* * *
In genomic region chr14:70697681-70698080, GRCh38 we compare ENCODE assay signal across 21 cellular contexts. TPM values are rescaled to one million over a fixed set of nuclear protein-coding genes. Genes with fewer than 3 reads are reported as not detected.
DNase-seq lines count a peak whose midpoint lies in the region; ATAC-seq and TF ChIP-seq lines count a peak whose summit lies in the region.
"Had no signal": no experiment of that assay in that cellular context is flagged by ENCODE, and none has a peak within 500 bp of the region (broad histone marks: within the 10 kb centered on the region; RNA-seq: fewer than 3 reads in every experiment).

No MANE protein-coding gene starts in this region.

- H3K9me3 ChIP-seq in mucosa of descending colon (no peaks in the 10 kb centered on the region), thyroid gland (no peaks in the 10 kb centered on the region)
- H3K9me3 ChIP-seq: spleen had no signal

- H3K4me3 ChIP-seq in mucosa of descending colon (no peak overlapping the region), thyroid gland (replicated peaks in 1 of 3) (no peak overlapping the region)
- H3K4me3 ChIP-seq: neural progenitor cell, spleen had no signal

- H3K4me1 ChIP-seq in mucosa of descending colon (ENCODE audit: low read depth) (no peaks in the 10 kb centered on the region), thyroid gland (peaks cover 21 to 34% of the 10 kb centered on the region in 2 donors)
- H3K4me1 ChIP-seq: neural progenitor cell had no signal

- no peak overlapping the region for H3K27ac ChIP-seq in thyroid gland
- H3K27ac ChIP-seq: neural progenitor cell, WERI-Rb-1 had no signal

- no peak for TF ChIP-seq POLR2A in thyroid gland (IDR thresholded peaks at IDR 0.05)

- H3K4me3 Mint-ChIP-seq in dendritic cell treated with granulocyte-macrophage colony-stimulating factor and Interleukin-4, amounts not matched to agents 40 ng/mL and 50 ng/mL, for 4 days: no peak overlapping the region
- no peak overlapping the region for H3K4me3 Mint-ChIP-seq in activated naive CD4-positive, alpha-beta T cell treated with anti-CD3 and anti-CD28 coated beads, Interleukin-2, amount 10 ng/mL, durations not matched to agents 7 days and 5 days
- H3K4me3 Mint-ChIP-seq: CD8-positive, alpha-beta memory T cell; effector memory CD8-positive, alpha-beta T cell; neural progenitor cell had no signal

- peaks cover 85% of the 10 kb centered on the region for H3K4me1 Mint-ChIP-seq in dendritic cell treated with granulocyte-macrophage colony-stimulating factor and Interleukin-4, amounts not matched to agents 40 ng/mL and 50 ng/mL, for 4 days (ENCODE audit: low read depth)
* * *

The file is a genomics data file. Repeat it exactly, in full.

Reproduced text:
In genomic region chr14:70697681-70698080, GRCh38 we compare ENCODE assay signal across 21 cellular contexts. TPM values are rescaled to one million over a fixed set of nuclear protein-coding genes. Genes with fewer than 3 reads are reported as not detected.
DNase-seq lines count a peak whose midpoint lies in the region; ATAC-seq and TF ChIP-seq lines count a peak whose summit lies in the region.
"Had no signal": no experiment of that assay in that cellular context is flagged by ENCODE, and none has a peak within 500 bp of the region (broad histone marks: within the 10 kb centered on the region; RNA-seq: fewer than 3 reads in every experiment).

No MANE protein-coding gene starts in this region.

- H3K9me3 ChIP-seq in mucosa of descending colon (no peaks in the 10 kb centered on the region), thyroid gland (no peaks in the 10 kb centered on the region)
- H3K9me3 ChIP-seq: spleen had no signal

- H3K4me3 ChIP-seq in mucosa of descending colon (no peak overlapping the region), thyroid gland (replicated peaks in 1 of 3) (no peak overlapping the region)
- H3K4me3 ChIP-seq: neural progenitor cell, spleen had no signal

- H3K4me1 ChIP-seq in mucosa of descending colon (ENCODE audit: low read depth) (no peaks in the 10 kb centered on the region), thyroid gland (peaks cover 21 to 34% of the 10 kb centered on the region in 2 donors)
- H3K4me1 ChIP-seq: neural progenitor cell had no signal

- no peak overlapping the region for H3K27ac ChIP-seq in thyroid gland
- H3K27ac ChIP-seq: neural progenitor cell, WERI-Rb-1 had no signal

- no peak for TF ChIP-seq POLR2A in thyroid gland (IDR thresholded peaks at IDR 0.05)

- H3K4me3 Mint-ChIP-seq in dendritic cell treated with granulocyte-macrophage colony-stimulating factor and Interleukin-4, amounts not matched to agents 40 ng/mL and 50 ng/mL, for 4 days: no peak overlapping the region
- no peak overlapping the region for H3K4me3 Mint-ChIP-seq in activated naive CD4-positive, alpha-beta T cell treated with anti-CD3 and anti-CD28 coated beads, Interleukin-2, amount 10 ng/mL, durations not matched to agents 7 days and 5 days
- H3K4me3 Mint-ChIP-seq: CD8-positive, alpha-beta memory T cell; effector memory CD8-positive, alpha-beta T cell; neural progenitor cell had no signal

- peaks cover 85% of the 10 kb centered on the region for H3K4me1 Mint-ChIP-seq in dendritic cell treated with granulocyte-macrophage colony-stimulating factor and Interleukin-4, amounts not matched to agents 40 ng/mL and 50 ng/mL, for 4 days (ENCODE audit: low read depth)